The Embassy of the United States of America in Kabul is the diplomatic mission of the United States of America in the Islamic Republic of Afghanistan. The embassy complex is located on Great Massoud Road in the Wazir Akbar Khan section of the Afghan capital, Kabul, and is home to the U.S. Ambassador to Afghanistan. The Embassies of Finland and South Korea are located behind this complex and the headquarters of the International Security Assistance Force (ISAF) is located across the street.


The U.S. Embassy in Kabul was elevated in May 1948 from the U.S. Kabul Legation. Louis Goethe Dreyfus, who previously served as Minister Plenipotentiary from 1940 to 1942, became the U.S. Ambassador to Afghanistan from 1949 to 1951.[1] It was closed in 1989, before the start of the long civil war followed by the Taliban takeover. The embassy re-opened after the US-led Operation Enduring Freedom in late 2001 and was under construction until early 2006, when U.S. President George W. Bush along with Afghan President Hamid Karzai held an inauguration ceremony. The U.S. State Department is spending another $500 million to further expand its premises, which was scheduled to be completed in 2014.[2] However, the U.S. State Department extended the completion date to July 2016.[3]

September 2011 attack

Heavily armed Taliban insurgents wearing suicide vests struck various buildings in Kabul on 13 September 2011, and at least 7 people were killed and 19 wounded. The U.S. embassy was among the buildings targeted and several Afghan visa applicants who were waiting at the embassy were wounded. No embassy personnel were hurt in the incident.[4][5] The United States blamed the Pakistani Army and its Inter-Services Intelligence (ISI) spy network for the attack.[6][7] Another deadly attack at an annex to the embassy occurred later the same month.[8]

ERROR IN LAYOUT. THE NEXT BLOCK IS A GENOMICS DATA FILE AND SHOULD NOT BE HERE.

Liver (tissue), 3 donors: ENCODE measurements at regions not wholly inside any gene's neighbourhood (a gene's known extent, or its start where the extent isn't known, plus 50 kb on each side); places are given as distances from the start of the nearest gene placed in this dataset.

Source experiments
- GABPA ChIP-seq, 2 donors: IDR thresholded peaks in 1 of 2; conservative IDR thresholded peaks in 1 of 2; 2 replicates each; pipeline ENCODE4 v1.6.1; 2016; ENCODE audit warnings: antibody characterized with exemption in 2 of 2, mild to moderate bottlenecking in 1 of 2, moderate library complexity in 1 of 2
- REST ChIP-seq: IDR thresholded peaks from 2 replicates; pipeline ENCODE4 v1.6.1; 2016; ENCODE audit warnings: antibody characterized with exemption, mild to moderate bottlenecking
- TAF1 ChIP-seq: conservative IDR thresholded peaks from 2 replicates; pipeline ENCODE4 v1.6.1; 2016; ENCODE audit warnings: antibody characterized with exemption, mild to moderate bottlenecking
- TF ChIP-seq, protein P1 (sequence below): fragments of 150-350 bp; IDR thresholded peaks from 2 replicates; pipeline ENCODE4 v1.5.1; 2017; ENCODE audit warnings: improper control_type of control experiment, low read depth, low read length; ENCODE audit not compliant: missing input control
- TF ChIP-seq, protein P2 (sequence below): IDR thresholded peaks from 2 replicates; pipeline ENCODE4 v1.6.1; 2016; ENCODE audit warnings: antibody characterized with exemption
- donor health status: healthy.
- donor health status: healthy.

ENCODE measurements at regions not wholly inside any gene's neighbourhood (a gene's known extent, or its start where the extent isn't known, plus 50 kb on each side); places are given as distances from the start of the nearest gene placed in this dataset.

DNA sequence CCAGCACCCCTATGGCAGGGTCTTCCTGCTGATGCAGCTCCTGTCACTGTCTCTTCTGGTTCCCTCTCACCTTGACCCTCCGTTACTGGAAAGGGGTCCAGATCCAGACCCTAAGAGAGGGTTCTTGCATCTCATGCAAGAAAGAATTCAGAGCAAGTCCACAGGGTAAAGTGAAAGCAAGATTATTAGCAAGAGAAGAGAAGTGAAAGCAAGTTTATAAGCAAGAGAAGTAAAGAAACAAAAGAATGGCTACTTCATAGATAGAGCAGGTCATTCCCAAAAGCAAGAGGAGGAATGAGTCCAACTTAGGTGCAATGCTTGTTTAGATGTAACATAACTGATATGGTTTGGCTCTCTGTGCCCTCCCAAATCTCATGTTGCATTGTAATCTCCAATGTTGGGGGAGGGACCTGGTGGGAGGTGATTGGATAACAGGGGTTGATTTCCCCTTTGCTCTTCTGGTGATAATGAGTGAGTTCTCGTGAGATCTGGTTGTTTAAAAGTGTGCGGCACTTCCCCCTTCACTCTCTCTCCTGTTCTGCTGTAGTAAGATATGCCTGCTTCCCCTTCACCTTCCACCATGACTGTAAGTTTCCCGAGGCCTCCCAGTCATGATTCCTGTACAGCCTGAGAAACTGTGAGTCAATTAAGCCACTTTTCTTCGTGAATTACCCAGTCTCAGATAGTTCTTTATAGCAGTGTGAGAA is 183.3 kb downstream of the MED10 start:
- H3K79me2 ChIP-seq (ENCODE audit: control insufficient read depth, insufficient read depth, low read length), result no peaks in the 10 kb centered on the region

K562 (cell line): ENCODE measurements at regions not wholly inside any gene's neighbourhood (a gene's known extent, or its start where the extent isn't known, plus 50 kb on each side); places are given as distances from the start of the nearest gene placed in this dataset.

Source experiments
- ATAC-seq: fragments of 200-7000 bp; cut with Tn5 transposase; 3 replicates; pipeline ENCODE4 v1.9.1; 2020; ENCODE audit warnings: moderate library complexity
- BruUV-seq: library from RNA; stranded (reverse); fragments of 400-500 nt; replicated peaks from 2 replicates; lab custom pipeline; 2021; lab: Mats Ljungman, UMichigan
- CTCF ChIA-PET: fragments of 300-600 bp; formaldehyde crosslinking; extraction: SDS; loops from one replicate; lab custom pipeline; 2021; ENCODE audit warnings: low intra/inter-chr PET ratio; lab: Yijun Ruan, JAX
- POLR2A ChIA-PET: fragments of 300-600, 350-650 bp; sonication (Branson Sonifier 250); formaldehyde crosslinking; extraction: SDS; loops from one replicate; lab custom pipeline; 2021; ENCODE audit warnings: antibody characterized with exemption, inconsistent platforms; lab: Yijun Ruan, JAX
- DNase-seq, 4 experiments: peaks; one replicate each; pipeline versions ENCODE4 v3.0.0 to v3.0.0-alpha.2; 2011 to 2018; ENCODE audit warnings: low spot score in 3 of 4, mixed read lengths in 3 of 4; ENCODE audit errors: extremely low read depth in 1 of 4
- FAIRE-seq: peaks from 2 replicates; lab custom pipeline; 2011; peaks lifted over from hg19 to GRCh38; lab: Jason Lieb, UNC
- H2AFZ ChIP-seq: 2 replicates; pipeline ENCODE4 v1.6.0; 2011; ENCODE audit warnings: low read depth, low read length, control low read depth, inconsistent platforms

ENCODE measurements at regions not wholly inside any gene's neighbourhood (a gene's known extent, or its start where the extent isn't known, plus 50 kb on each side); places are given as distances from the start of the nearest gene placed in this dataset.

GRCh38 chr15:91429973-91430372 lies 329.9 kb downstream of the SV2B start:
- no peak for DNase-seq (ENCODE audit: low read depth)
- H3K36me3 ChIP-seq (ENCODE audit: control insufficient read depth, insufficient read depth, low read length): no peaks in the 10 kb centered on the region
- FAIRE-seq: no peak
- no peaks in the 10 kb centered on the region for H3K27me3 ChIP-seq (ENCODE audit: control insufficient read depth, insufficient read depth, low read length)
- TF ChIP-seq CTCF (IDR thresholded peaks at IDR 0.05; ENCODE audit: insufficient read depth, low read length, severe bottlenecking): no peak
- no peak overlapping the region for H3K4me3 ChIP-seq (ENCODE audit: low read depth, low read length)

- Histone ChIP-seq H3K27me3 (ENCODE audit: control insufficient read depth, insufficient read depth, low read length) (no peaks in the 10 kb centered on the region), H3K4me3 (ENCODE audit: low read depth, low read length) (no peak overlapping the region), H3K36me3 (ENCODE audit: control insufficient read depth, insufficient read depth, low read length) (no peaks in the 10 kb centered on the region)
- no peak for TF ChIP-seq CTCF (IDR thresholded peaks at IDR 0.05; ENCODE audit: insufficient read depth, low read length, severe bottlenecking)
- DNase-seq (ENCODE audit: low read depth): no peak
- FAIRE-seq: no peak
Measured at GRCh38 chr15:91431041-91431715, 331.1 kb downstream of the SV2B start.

April 2012 attack

As part of a nationwide series of coordinated attacks, Taliban elements attacked the embassy on April 15, 2012. The attack was defeated by Afghan security forces. Gen John Allen, commander of the International Security Assistance Force, stated he was "enormously proud" of the response mounted by Afghan security forces. He added: "No one is underestimating the seriousness of the attacks, and we'll work hard to determine the circumstances that led to today's events." [9]

Other events

On November 30, 2015 the embassy issued a public warning of an imminent terrorist attack in Kabul. The warning was based on credible intelligence saying the attacks would take place in two days. The embassy spokeswoman told reporters that the American citizens, interests, or the embassy were not specifically threatened.[10]

See also


  1. ^ "About the Embassy". U.S. Embassy in Kabul. Archived from the original on 2011-10-15. Retrieved 2011-10-13. 
  2. ^ "U.S. To Spend $500 Million On Kabul Embassy". Radio Free Europe/Radio Liberty (RFE/RL). November 4, 2010. Retrieved 2011-01-18. 
  3. ^ "Kabul Embassy Construction Costs Have Increased and Schedules Have Been Extended". GAO. July 8, 2014. Retrieved November 9, 2014. 
  4. ^ Holehouse, Matthew (13 Sep 2011). "Kabul US embassy attack: September 13 as it happened". telegraph.co.uk. 
  5. ^ RUBIN, ALISSA (14 Sep 2011). "U.S. Embassy and NATO Headquarters Attacked in Kabul". nytimes.com. 
  6. ^ "U.S. blames Pakistan agency in Kabul attack". Reuters. September 22, 2011. Archived from the original on September 25, 2011. Retrieved September 22, 2011. 
  7. ^ "Clinton Presses Pakistan to Help Fight Haqqani Insurgent Group". Fox News. September 18, 2011. Retrieved September 21, 2011. 
  8. ^ NYT: September 26, 2011, attack
  9. ^ Taliban launches largest attack on Kabul in 11 years. The Guardian.
  10. ^ "U.S. Embassy warns of imminent attack in Kabul". Reuters. 2015-11-30. Retrieved 2015-11-30. 

External links